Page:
A whopping 90 percent of candidates are open to new job opportunities — and they want to hear from you, according to LinkedIn’s recent report, Inside the Mind of Today’s Candidate. In fact, the report also found 63 percent feel flattered when recruiters reach out to them.

These stats should motivate you to reach out to candidates to share all the wonderful news about your medical sales company. While this is an exciting feeling, it’s important to put on the brakes and take a note from PR expert Gini Dietrich.

In her book Spin Sucks, Dietrich explains why PR pros need to stop ‘spinning’ their messages to audiences and consumers. In medical sales, hiring pros often find themselves in a PR-like position, spinning their message and company brand to talent. Unfortunately, putting a spin on your messages to candidates removes the authenticity of your brand, resulting in a damaged hiring process.

Here’s why you need to stop spinning your brand to medical sales job seekers:

The company loses credibility

When your mission is to share a powerful brand message, it’s easy to stretch the truth a bit. Of course, the more buzz you generate around your job openings and company, the more qualified talent filters into your pipeline.

However, even well-intentioned truth-stretching leaves you susceptible to losing credibility — for yourself and the company as a whole. Medical sales job seekers want to establish honest and open relationships with hiring pros. Not being completely honest from the first interaction will taint your current and future candidate relationships.  

Consider when a new hire realizes the company’s reputation, job details, or culture isn’t exactly how you described it. Not only will the content of your messaging be discredited, but also word will quickly spread, creating a breeding ground for rumors and a negative company image.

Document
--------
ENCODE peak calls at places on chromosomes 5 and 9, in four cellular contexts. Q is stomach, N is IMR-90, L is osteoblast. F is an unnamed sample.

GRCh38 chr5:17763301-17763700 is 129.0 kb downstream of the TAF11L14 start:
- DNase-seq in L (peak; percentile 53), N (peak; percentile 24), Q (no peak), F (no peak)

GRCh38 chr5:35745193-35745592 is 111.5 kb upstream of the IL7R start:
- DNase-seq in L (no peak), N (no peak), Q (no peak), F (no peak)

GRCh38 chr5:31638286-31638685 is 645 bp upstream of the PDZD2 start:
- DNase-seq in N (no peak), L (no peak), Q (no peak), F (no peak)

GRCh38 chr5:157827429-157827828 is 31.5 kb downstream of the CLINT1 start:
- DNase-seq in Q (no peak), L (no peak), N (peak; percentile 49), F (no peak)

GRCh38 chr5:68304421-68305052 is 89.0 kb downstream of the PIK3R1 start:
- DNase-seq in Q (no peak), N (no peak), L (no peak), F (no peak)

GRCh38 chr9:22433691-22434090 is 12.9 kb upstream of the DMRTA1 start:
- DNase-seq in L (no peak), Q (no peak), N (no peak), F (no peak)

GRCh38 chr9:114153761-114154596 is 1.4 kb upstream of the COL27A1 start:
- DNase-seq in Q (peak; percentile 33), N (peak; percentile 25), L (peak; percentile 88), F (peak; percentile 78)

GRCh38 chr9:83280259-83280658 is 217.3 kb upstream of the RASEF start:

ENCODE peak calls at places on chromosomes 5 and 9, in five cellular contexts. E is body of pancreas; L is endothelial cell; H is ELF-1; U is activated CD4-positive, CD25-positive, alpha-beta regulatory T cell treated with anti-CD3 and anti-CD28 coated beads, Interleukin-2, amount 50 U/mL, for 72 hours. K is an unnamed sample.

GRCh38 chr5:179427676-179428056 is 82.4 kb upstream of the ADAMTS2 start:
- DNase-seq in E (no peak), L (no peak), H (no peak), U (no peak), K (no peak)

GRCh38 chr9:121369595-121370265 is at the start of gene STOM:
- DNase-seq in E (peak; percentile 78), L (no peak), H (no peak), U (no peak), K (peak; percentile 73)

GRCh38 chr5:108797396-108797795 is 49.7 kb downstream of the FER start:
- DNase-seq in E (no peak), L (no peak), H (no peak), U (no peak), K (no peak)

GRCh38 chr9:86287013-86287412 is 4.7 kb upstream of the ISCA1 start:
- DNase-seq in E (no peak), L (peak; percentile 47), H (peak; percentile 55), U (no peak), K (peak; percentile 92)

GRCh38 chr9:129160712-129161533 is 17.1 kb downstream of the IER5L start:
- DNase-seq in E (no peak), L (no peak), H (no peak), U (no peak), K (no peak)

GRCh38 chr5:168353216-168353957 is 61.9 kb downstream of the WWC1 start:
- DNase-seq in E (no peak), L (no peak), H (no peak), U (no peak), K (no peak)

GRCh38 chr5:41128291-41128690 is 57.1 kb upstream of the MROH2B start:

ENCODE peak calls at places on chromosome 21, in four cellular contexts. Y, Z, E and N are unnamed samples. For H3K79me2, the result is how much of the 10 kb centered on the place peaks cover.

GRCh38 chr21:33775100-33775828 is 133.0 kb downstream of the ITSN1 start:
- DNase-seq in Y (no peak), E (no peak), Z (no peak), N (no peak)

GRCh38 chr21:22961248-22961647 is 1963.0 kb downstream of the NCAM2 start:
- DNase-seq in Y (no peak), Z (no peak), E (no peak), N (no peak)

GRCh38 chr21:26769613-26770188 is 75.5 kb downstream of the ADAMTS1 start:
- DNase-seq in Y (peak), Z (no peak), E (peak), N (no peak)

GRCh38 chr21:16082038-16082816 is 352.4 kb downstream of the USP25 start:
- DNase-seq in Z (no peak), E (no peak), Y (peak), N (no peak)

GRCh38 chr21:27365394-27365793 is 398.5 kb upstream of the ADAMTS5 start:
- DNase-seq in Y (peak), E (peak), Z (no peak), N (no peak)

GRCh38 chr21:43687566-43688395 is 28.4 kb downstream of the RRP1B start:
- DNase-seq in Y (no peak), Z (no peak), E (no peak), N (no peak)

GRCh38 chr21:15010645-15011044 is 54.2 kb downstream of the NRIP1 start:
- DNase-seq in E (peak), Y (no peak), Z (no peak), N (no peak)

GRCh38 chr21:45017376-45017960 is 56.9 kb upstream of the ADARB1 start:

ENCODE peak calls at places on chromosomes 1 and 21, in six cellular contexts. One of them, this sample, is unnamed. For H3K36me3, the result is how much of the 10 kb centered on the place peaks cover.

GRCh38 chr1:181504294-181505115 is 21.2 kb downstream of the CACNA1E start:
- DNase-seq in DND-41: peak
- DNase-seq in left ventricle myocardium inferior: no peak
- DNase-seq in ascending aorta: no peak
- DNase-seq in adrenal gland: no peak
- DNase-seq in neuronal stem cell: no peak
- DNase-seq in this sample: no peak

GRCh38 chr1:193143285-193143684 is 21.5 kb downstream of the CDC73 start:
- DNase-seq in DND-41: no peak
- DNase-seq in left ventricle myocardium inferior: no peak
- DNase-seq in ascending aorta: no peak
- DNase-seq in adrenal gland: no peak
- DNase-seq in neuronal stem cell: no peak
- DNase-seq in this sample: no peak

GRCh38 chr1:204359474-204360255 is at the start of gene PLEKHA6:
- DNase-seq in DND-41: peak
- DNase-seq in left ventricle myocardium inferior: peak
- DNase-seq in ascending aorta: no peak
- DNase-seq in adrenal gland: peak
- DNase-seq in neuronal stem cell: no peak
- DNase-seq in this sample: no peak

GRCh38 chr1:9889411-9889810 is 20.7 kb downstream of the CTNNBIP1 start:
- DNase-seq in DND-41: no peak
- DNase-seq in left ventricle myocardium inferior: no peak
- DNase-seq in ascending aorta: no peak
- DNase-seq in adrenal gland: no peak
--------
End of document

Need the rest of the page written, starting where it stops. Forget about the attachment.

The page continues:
You don’t truly connect

To effectively evaluate medical sales candidates, you need to know their ability to create meaningful relationships. This can’t be done if you’re not first creating a lasting, meaningful connection immediately.

Even if your company has gone through or is currently dealing with a controversy, it’s important to be upfront with candidates. Your honesty will be admired by those who are the right fit for your company.

Dietrich suggests humanizing your organization in order to cultivate strong and healthy connections. Rather than spinning your message, put your information out there and tie it with a positive experience.

Whether it’s what the company is doing to improve, how employees overcome controversy, or what customers love about your organization, you can tell the truth while holding on to the company’s integrity — something that stands out to job seekers.

Your culture suffers

You want your company culture to look as positive, upbeat, and trending as possible. So, when you’re sharing details with candidates, it’s easy to get caught up in spinning your message.

But it’s important to remember that candidates aren’t looking to simply be won over. They’re evaluating you, as well. In fact, the previously mentioned LinkedIn report found 42 percent of candidates want to know how they’ll fit within your team. Additionally, another 42 percent say it’s useful to hear about a company’s mission and vision during interviews.

Creating messaging that promotes an inaccurate culture doesn’t give candidates the accurate information they need to make an informed decision. In turn, those who do accept job offers based off of your inaccurate cultural description may be the wrong fit for your team. Unfortunately, this leaves you back at square one — looking for fitting, qualified candidates.

Have you seen the harmful effects of message spinning in the hiring process? Share your story with us!

 

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